5G will be dependent on an ecosystem approach with technical and commercial interfaces between connectivity providers where provisioning, bandwidth, QoS and settlement can be managed across networks, applications and devices in real-time. When one person controlling a machine can manage, in real-time, a network of millions of mission-critical sensors dispersed across the world, the concept of partnership needs to go deeper than what we see today. 

Exhibit 1: Our vision for the network architecture of the future

There is also the question of timing for 5G infrastructure investment. Too early and there is the risk of high network cost and technology implications, while being late risks losing market share (as late deployers of LTE have found out to their detriment). As if telecom CFOs need another reason to keep them awake at night…

The Delta Perspective
Whether telecoms network providers are ready or not, 5G will herald the next wave of CAPEX investment. As they mull network infrastructure investment, there needs to be consideration about the optimal approach and this is likely to be one which marks a departure from traditional network infrastructure logic. To be commercially viable and sustainable, 5G will need an ecosystem approach that goes beyond purely telecom operators working together and welcomes global cloud and service providers.

Selected 5G-related MWC announcements

  • Intel is working on 5G phones and PCs
  • Huawei, ZTE launch 5G products
  • Sprint announces first six cities to get 5G


Content: The ‘affordable premium’ paradox

Video content is driving data traffic growth, now accounting for over 55% of mobile traffic. At MWC, players from across the value chain participated in conference sessions or met potential partners. While the message at MWC 2017 was that content should be a critical component of telco operator strategies, a year later the focus has shifted to whether there is a sustainable model for the growth of premium content particularly with an OTT VoD model. This is the ‘affordable premium’ paradox.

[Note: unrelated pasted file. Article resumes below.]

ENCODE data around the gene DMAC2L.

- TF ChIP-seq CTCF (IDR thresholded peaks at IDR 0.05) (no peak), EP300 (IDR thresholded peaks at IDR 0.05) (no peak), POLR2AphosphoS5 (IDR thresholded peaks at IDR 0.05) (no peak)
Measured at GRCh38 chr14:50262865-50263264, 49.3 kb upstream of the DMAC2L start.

Mark Britt, co-founder and CEO of iFlix, and Maaz Sheikh, co-founder and CEO of StarzPlay, spoke on stage of their organizations’ opportunities to extend the reach of premium content by making it affordable. In the case of, iFlix they are also venturing into sports. But herein lies the issue.

Exhibit 2: The ‘premium’ of sports continues to increase

It is evident that customers value content but there are two models emerging. One is the subsidization of content by multi-play or platform providers, who see it as a lever to sell a wider bundle of services. The second is OTT platforms using aggressive pricing strategies to capture market share in growth phases of what could be a ‘winner-takes-all’ ecosystem within local markets. The question is whether customers are willing to pay at levels that create a sustainable ecosystem. If the cost of premium content increases and the cost of delivering content over the network increases yet unit price goes down there could be a point where the elasticity of demand is exhausted. 

What we saw at MWC was demonstration of the wide range of content categories that the mobile screen enables. While hype usually follows OTT platforms, there were several examples of how mobile is enabling new production and consumption. As one example, Jukin Media demonstrated their new programme for produced for Verizon’s Oath platform based on user-generated content (UGC) on the ground at global breaking news events. This shows that UGC could become appointment viewing.